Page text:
The fingered high-backscatter area associated with debrites surrounds the elevated channel-levee ridge (Migeon et al., 2010); this suggests that the flows responsible for the debrites reached the distal fan mainly through the channel. However, debrites are absent in two cores from low-backscatter areas immediately adjacent to the channel (Migeon et al., 2010). I propose that debris flow deposition was initiated by decreasing gradients as flows moved radially down the flanks of the channel-levee ridge. Flow adjacent to the channel was either turbidity current, or a debris flow that bypassed sediment across slopes >∼0.2°.

Hybrid Beds from Ancient Submarine Fan Outcrops

Studies of rock outcrops are now described starting with three of the most informative locations, where individual hybrid beds, or packages of beds containing hybrid beds, were mapped over long distances. Some of the more detailed outcrop studies include detailed analyses of grain size and mud content analyses for hybrid beds, or information from clast and matrix composition that helps to constrain the origin of sediment within the flows.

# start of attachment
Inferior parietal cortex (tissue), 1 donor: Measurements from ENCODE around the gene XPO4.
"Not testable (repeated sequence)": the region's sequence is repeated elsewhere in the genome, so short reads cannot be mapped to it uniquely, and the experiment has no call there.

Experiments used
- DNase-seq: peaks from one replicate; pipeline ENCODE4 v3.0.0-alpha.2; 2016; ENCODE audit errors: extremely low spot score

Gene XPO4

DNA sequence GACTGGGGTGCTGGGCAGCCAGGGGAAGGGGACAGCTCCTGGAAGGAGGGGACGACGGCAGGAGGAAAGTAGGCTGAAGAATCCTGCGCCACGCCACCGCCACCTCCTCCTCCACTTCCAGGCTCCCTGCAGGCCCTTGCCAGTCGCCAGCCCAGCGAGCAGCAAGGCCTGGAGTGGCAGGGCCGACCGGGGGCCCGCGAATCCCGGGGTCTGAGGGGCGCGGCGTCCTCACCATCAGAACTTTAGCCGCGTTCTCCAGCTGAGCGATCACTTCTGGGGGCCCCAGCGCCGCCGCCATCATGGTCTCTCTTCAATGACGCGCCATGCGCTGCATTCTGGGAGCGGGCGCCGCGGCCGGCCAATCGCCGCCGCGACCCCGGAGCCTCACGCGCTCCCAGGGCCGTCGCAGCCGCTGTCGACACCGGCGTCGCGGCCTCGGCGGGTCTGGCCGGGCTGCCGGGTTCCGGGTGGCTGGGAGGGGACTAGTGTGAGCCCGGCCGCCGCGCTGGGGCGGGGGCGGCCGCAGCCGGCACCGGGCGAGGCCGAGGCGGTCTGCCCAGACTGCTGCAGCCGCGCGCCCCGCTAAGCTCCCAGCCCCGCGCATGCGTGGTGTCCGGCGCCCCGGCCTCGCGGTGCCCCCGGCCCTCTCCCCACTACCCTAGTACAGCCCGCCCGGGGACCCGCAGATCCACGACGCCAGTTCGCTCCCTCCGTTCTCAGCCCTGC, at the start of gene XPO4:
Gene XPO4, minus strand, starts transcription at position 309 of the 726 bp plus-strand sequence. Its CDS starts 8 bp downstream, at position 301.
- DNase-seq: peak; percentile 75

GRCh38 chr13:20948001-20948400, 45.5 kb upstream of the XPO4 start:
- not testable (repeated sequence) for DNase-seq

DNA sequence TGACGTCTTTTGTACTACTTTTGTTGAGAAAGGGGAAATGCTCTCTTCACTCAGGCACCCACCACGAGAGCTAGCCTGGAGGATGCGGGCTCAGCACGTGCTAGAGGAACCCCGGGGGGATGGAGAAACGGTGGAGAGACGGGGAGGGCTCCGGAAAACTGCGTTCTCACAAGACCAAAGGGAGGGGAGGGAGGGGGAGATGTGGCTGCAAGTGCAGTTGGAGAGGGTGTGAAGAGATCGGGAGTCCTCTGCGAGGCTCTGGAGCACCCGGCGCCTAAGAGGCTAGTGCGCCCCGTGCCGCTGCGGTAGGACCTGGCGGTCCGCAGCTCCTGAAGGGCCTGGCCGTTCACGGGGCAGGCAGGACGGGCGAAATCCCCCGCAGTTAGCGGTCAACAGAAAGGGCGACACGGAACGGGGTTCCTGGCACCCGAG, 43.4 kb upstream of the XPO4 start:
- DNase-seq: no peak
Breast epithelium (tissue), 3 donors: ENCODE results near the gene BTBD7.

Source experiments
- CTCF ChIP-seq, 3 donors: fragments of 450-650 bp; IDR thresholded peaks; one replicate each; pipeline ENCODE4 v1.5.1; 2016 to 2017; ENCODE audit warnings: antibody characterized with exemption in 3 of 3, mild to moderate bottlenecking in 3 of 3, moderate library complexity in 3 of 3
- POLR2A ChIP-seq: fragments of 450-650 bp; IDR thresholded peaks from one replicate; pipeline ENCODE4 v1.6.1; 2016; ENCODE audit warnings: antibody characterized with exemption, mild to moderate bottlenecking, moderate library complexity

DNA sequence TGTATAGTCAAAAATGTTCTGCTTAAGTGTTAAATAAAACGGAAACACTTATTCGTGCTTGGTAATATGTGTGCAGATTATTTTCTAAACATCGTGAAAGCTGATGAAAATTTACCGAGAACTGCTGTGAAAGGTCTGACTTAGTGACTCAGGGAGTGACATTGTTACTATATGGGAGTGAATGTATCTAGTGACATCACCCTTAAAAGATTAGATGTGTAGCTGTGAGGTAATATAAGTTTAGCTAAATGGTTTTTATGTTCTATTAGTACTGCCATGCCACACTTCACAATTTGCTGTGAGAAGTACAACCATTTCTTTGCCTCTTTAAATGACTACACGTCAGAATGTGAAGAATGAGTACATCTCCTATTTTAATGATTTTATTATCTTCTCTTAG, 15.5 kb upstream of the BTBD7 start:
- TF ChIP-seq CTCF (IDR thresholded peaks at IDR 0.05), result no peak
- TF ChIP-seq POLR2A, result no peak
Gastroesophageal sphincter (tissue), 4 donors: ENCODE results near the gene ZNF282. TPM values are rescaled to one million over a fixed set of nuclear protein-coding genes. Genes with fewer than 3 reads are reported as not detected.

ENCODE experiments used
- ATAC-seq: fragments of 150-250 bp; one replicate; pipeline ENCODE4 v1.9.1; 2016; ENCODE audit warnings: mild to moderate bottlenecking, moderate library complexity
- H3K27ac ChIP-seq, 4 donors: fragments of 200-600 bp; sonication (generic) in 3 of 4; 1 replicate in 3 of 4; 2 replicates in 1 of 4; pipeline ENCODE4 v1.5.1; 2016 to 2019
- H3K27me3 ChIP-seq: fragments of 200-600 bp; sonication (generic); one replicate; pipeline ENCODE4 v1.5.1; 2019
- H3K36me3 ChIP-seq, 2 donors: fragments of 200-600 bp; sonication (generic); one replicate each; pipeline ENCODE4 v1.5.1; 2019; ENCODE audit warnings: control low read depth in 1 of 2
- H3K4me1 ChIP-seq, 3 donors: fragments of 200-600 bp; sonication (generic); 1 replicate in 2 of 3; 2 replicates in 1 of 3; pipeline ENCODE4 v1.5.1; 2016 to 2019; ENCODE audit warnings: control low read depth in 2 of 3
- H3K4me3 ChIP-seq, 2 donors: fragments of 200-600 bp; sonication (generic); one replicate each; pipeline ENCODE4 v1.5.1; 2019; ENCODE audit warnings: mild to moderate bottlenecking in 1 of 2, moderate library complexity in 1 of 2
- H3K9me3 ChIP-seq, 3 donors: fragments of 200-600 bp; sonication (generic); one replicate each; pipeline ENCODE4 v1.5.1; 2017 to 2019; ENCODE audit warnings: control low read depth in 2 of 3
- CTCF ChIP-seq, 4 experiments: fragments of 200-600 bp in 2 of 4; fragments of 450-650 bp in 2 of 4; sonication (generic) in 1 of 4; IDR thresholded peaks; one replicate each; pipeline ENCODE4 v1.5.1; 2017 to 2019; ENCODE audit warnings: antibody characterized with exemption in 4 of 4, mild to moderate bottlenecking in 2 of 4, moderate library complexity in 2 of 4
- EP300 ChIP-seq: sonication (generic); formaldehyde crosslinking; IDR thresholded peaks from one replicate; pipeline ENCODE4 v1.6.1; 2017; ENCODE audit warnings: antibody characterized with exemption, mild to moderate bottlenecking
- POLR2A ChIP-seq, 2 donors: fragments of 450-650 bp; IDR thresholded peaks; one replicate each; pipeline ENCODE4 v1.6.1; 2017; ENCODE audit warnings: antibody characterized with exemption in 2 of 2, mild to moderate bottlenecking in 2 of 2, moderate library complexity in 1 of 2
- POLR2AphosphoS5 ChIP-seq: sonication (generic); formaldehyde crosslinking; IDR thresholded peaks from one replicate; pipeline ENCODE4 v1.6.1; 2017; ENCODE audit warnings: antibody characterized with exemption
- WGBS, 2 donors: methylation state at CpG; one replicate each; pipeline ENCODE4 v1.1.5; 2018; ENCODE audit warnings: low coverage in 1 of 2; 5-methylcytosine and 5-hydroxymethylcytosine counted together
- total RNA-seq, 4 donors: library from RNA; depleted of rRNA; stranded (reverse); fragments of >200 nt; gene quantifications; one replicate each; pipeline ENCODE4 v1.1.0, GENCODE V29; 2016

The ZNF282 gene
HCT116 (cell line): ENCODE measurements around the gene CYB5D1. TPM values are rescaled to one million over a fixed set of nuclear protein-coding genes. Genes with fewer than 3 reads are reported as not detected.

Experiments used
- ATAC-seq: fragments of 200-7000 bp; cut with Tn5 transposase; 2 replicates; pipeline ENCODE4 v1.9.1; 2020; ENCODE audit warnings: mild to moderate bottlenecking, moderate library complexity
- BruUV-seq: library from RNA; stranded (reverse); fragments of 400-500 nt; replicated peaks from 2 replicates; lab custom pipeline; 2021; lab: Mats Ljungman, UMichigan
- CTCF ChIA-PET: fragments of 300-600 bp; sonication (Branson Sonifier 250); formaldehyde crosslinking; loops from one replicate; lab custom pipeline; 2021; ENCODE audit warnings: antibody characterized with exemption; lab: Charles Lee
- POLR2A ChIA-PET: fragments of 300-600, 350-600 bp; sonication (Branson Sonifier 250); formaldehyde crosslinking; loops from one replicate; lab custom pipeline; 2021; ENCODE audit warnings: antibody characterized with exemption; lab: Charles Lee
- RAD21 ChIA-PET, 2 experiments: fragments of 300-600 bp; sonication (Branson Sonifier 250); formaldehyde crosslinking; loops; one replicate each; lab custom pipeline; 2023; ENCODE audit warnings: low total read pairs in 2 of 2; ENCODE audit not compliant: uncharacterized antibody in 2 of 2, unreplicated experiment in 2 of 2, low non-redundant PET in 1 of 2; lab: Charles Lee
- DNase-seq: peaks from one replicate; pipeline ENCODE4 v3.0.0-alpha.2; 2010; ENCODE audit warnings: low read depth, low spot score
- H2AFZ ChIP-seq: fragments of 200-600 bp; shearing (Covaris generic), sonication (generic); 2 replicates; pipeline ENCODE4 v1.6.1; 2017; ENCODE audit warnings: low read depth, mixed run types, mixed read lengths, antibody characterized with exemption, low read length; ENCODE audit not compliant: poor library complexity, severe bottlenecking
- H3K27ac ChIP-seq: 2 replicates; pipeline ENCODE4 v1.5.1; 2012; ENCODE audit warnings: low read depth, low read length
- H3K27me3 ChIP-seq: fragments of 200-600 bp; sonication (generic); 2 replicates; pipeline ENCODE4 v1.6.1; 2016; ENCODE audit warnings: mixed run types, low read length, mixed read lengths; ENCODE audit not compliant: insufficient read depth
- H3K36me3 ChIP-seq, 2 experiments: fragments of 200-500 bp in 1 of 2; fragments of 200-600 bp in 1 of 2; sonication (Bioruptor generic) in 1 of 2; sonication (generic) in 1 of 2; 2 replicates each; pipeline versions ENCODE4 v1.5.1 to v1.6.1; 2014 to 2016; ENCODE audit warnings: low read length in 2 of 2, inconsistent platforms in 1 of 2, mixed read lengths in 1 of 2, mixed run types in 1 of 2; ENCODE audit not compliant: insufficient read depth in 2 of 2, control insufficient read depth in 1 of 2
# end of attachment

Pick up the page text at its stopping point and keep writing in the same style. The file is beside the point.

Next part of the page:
Miocene Marnoso-arenacea Formation in the Northern Italian Apennines

This location provides especially detailed information on hybrid flow evolution and the planform shape of debrites within hybrid beds (described in more detail in Talling et al., 2012b). It is the only ancient sequence where individual hybrid beds have been mapped out for more than 100 km (Amy and Talling, 2006; Talling et al., 2007b, 2007c, 2012b, 2012c). The beds were deposited in a relatively flat basin plain that lacked channels. Cohesive debrites are present locally in almost all larger volume flow deposits, the volume of which indicates that they were generated by slope failure. The cohesive debrite intervals are always underlain by clean sand, and overlain by turbidite sand or mud. Debrites only occur in thick beds that also contain TA and TB divisions, and are always absent in thin beds only comprising TC,TD, and TE intervals. Debrite intervals can extend for 40–80 km down the basin axis, and at least 10–15 km across the basin. The debrite intervals are subdivided into two types with different downflow geometries.